Prisoners (2013) / Drama-Thriller
MPAA Rated: R for disturbing violent content including torture, and language throughout
Running Time: 153 min.
Cast: Hugh Jackman, Jake Gyllenhaal, Terrence Howard, Paul Dano, Viola Davis, Maria Bello, Melissa Leo, Wayne Duvall, Dylan Minnette, Erin Gerasimovich, Zoe Borde, Kyla Drew Simmons
Director: Denis Villeneuve
Screenplay: Aaron Guzilowski
Review published September 21, 2013
A child gone missing is the nightmare of every parent, and nearly every mother or father has experienced that moment of extreme distress overtake them when their child isn't where they think they're supposed to be. And if that parent were to realize that this child is indeed missing, likely kidnapped, with the chance that they might even be in jeopardy of being abused or killed, then all boundaries as to what's the decent thing to do fall to the way side, should there be a chance that there is something for the parent to do in order to get back their beloved son or daughter.
It's this deep-seated fear that makes up the main suspense of Prisoners, in which two young suburban Pennsylvanian girls from two neighboring families sharing Thanksgiving together vanish, and the only lead they have to go by is that they were last seen playing near a parked RV that is no longer there. The driver of the RV, Alex Jones (Dano, Looper), is picked up and questioned by Detective Loki (Gyllenhaal, End of Watch), who aggressively interrogates the man, who has the mental capacity of a ten-year-old-boy, only to have to set him free due to a lack of evidence. Except that, when Keller Dover (Jackman, The Wolverine), father of one of the missing girls, confronts Jones, he makes a comment that raises a huge red flag in Keller's mind that he knows more than he's letting on. As the cops are helpless to do anything more with Jones, and with time of the essence, Keller sets about a plan to get whatever information he can out of the mentally suppressed man and, hopefully, get his daughter back.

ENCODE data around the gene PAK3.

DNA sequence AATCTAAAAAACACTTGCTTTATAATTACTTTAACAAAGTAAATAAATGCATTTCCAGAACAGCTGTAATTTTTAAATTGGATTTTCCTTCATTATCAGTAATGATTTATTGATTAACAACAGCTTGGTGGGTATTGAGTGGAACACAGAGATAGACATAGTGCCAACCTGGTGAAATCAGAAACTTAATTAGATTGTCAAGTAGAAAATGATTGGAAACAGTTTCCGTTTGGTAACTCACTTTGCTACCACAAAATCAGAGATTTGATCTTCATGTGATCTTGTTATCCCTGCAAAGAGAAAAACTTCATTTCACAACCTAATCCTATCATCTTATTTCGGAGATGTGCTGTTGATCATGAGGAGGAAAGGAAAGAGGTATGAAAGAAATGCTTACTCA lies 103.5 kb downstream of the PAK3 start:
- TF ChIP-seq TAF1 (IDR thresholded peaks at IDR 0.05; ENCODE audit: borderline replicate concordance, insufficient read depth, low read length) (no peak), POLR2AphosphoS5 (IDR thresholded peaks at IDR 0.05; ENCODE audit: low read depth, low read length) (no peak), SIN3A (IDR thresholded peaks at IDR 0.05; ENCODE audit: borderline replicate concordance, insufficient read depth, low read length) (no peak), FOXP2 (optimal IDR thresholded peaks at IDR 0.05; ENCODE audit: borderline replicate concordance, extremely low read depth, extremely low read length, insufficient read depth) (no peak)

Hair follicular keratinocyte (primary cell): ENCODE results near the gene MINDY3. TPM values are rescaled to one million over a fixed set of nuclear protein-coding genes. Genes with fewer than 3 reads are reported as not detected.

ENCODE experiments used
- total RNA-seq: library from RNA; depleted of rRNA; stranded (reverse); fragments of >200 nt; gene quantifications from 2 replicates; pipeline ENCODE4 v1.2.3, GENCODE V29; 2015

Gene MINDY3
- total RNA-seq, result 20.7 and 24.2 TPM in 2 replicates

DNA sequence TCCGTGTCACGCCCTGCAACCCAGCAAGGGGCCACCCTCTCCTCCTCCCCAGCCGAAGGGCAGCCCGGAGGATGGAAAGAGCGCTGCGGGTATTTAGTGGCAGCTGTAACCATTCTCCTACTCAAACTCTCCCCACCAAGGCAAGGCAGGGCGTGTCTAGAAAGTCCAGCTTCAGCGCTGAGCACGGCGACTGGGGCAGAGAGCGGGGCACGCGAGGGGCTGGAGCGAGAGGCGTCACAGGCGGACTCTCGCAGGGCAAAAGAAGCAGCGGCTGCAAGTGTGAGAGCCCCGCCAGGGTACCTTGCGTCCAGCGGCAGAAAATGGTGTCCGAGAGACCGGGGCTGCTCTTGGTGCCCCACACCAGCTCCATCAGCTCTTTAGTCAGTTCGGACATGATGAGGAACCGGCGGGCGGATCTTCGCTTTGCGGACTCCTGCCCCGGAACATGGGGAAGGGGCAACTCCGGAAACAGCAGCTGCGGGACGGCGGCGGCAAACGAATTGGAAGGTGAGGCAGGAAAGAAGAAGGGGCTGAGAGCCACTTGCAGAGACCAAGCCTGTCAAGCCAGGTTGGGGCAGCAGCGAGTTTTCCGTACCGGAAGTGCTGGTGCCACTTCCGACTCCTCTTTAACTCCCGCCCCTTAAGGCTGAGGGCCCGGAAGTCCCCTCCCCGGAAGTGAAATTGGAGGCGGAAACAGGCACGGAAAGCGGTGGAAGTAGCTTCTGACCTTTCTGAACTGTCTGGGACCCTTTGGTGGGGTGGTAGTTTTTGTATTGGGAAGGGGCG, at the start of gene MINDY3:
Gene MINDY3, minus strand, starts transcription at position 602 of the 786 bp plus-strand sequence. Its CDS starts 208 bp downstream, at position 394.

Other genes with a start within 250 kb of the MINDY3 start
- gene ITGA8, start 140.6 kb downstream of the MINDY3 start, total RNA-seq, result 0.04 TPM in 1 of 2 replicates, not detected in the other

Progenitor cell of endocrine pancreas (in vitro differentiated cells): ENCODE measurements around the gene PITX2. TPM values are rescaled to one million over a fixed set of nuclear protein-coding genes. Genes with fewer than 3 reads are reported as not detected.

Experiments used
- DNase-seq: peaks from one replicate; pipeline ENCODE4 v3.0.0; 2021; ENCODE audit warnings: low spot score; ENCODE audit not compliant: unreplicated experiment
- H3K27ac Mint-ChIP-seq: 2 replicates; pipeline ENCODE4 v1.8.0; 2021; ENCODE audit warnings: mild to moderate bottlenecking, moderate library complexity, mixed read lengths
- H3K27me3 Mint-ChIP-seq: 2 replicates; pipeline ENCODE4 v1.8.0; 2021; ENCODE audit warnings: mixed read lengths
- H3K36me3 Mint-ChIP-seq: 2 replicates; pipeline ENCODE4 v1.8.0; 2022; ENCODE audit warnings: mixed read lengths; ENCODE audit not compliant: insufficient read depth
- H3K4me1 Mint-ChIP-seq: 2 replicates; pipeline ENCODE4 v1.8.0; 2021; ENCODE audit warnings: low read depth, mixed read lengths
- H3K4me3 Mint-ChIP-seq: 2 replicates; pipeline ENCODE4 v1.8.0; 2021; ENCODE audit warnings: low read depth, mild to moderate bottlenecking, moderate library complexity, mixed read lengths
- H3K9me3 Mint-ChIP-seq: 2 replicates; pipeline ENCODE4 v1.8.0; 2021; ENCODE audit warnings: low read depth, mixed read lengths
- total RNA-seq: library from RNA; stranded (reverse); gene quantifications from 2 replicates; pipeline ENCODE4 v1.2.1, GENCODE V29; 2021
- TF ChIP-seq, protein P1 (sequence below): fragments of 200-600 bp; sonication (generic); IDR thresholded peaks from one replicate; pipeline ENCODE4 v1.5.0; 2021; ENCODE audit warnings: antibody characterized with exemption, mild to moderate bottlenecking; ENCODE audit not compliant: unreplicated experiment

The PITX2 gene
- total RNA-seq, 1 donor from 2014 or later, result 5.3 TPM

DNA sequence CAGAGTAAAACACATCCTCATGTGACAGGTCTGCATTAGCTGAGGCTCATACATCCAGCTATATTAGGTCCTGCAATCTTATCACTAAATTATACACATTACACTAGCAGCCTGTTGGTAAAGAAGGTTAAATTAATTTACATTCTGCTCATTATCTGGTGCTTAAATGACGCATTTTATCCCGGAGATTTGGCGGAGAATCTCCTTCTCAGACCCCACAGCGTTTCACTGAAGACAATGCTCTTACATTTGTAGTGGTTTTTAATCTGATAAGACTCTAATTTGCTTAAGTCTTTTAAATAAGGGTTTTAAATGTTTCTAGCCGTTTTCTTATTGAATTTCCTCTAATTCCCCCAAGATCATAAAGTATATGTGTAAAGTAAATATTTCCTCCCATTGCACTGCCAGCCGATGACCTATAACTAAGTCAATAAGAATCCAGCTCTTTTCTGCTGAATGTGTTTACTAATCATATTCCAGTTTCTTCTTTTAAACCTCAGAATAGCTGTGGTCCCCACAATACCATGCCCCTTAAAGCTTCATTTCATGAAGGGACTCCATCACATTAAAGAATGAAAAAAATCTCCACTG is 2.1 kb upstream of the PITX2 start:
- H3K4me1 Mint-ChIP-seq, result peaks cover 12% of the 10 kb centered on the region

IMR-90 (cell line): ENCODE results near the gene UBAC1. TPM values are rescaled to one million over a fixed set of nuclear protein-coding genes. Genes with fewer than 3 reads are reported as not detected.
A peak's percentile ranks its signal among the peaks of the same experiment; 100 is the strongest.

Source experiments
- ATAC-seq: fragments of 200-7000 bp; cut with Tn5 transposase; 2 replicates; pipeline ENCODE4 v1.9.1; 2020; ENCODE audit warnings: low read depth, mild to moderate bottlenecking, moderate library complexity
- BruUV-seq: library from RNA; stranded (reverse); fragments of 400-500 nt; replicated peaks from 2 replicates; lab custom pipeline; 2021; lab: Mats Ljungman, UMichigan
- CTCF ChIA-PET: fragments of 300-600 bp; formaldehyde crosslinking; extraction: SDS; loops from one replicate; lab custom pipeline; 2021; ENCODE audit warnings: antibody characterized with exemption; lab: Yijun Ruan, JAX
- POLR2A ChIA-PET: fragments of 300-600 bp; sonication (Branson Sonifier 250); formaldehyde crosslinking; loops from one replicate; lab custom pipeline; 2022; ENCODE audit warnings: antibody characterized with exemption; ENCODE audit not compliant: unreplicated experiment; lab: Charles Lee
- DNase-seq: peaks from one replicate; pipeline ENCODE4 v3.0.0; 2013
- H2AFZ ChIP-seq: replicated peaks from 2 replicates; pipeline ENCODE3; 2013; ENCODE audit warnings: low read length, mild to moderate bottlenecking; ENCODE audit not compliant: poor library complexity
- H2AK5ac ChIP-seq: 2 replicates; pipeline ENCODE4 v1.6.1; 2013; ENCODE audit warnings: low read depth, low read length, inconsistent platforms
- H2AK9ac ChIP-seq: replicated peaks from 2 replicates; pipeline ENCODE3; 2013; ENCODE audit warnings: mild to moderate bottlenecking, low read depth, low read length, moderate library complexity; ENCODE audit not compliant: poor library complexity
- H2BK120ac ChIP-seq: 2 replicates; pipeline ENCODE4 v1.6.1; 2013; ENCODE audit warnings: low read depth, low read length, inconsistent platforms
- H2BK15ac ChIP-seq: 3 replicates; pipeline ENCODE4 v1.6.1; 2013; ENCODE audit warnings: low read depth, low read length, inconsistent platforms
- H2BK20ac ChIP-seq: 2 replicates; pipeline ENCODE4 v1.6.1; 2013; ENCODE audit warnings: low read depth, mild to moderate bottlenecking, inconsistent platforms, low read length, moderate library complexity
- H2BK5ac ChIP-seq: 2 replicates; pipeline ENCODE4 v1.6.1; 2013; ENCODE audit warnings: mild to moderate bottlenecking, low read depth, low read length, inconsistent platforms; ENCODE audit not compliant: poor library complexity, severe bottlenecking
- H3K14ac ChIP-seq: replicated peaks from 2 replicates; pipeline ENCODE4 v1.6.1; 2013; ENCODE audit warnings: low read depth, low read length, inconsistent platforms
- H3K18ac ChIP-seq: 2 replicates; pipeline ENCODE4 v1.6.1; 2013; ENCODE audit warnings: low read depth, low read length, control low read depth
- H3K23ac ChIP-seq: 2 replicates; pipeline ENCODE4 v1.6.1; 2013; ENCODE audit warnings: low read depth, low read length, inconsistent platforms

It's at this point in the plot that I'll leave off any further details, as everything that comes afterward will potentially spoil the conventional thriller elements of what had started as a fairly gripping family drama. It is also at this point when you'll possibly realize if the quality of the fine ensemble of actors has hooked you. If it has not, as pieces of the puzzle begin to come together, you will agree with me, and realize that all of this choice drama is, alas, ensconced in the middle of a fairly bad thriller. Nevertheless,, some in the viewing audience who find the characters well defined and are sufficiently invested in the mystery might be able to overlook some fairly ludicrous plot points and excessively manufactured dark, gimmicky developments in order to see it to its conclusion. Not me. For me, Prisoners is part an engrossing family drama and part a chintzy, lurid thriller, jammed together in a way that lacks conciseness, focus, or ability to avoid collapsing under the sheer weight of the many cheap and cheesy plot contrivances that are far too out of their element to cap off a drama that builds up so well.